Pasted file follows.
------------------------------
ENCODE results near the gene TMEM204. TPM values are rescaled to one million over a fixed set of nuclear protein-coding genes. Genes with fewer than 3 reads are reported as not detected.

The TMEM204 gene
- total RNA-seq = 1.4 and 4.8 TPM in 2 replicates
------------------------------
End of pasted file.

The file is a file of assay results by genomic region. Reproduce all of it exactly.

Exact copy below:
ENCODE results near the gene TMEM204. TPM values are rescaled to one million over a fixed set of nuclear protein-coding genes. Genes with fewer than 3 reads are reported as not detected.

The TMEM204 gene
- total RNA-seq = 1.4 and 4.8 TPM in 2 replicates